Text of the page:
Electronic food scales are an indispensable tool in tackling food waste, Source: Gladsaxe Municipality

Gladsaxe: One of the first Danish cities to map its food waste

Gladsaxe: One of the first Danish cities to map its food waste

Did you know that unutilized food accounts for 8-10 percent of global CO2 emissions?

Gladsaxe is a smallish Danish town of about 68 thousand residents. Yet, recent analysis shows that in that municipality alone, every year some 11,500 tonnes of food end up in the bin – food that could’ve been eaten. This organic waste also accounts for 10 percent of the town’s CO2 emissions.

The local authorities, however, are mindful of that impact, and on the occasion of World Food Waste Day (29 September), they revealed that their insight comes from food waste mapping. This makes it one of the first Danish municipalities to implement this methodology of tracing how and where food resources are misused.

The private sector needs to get on board for the cause

The baseline shows that the municipality's own institutions account for a relatively small proportion of total food waste. Only approximately 2 percent of food waste occurs in municipal kitchens such as kindergartens and care centres, while the retail trade and households account for 62 percent and 26 percent of the total food waste, respectively. Company canteens account for 7 percent and restaurants and cafes account for another 2 percent. 

The analysis also shows that in the municipal kitchens and company canteens, by far the greatest food waste occurs outside the kitchen – that is, during serving or from plates where the food is not eaten. Only 10-20 percent of food waste occurs in the kitchen.

That is some interesting and revealing data that puts the lens on the food waste landscape of a community and shows how not everyone is equally on board with the message or even the idea about food waste.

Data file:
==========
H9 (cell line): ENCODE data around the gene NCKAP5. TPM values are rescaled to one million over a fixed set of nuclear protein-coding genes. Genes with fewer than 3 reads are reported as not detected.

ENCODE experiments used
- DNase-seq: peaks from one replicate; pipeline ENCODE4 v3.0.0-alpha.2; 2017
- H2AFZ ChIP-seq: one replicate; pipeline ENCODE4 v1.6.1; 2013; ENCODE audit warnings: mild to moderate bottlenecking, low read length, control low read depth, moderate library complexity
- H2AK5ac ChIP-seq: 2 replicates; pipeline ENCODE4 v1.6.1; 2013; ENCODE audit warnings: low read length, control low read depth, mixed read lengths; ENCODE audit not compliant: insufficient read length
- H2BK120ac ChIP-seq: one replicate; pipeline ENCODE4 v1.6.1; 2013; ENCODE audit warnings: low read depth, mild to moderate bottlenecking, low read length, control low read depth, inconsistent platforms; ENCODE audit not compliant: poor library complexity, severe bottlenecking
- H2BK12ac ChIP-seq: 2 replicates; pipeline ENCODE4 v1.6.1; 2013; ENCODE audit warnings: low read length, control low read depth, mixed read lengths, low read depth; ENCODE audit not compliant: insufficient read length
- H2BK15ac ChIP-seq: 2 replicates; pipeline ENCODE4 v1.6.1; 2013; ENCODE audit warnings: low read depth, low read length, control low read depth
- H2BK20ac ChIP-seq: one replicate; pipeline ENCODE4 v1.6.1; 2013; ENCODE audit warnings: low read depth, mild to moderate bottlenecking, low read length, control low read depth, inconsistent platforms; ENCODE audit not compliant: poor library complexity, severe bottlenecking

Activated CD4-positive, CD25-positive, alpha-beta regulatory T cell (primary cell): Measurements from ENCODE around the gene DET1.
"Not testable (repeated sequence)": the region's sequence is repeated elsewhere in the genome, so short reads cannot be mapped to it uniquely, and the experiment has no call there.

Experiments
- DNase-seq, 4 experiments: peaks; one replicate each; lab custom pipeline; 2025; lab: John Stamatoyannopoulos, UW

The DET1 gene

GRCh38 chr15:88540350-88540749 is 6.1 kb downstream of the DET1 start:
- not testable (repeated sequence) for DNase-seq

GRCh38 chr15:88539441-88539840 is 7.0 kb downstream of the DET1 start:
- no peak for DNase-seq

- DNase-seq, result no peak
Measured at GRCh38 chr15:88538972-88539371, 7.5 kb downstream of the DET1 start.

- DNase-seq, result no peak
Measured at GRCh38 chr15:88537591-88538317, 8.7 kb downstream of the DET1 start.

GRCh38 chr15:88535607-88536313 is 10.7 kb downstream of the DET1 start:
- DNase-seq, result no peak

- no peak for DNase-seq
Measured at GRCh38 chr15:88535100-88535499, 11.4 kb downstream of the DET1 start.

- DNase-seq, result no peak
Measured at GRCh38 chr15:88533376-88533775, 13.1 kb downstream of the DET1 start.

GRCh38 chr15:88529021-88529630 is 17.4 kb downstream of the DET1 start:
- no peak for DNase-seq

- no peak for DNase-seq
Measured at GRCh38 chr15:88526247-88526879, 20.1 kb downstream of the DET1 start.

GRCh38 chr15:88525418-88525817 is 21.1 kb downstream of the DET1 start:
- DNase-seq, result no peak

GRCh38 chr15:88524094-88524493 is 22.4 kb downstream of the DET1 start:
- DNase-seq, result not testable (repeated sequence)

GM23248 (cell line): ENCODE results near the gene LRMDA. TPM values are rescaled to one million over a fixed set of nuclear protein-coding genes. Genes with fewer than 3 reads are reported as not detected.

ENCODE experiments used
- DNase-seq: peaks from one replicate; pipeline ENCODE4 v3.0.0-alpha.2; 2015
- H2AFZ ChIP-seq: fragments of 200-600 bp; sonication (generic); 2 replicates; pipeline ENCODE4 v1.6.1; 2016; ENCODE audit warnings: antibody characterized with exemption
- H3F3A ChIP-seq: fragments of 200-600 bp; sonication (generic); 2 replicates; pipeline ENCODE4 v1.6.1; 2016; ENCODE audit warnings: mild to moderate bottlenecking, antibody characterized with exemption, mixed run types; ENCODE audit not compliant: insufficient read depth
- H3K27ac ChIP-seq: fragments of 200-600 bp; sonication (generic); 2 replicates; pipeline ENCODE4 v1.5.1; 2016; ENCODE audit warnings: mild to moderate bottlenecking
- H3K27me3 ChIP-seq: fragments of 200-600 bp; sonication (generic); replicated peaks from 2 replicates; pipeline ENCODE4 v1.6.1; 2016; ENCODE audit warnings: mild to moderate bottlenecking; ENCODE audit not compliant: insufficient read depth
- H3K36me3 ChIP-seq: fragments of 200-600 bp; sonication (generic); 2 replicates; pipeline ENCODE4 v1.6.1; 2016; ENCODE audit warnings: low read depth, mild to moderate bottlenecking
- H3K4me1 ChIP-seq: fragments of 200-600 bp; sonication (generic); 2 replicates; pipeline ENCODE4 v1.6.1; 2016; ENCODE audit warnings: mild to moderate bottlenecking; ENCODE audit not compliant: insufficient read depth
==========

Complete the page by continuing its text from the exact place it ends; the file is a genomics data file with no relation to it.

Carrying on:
Why is food waste mapping helpful?

Gladsaxe Municipality, together with the local entrepreneur FoodOp and the business partnership Gladsaxe Erhvervsby, has carried out a number of measures at all the municipality's care centres, a large number of children's institutions and company canteens. 

With the help of electronic food waste scales and CO2-friendly menu planning, they have succeeded in significantly reducing food waste. The effort has resulted in reductions of between 27 and 40 percent.

In Gladsaxe, we have a goal of halving our food waste by 2030 and therefore we have now created a baseline so that we can follow the development and know where the food waste is greatest. Concretely, we now know that we must reduce food waste by almost six tonnes by 2030 in order to halve food waste and that it is not enough to look at our municipal kitchens. That is why we are already working closely with citizens and businesses to get rid of food waste,” explains program manager Signe Sloth Hansen.

The reductions are not only good for the climate but have also resulted in large savings in a short time. For instance, Kildegården Genoptræningscenter (a sports centre) thus achieved a saving of DKK 6,000 (about 800 euros) per month in the purchase of raw materials, which can be used for better quality raw materials.



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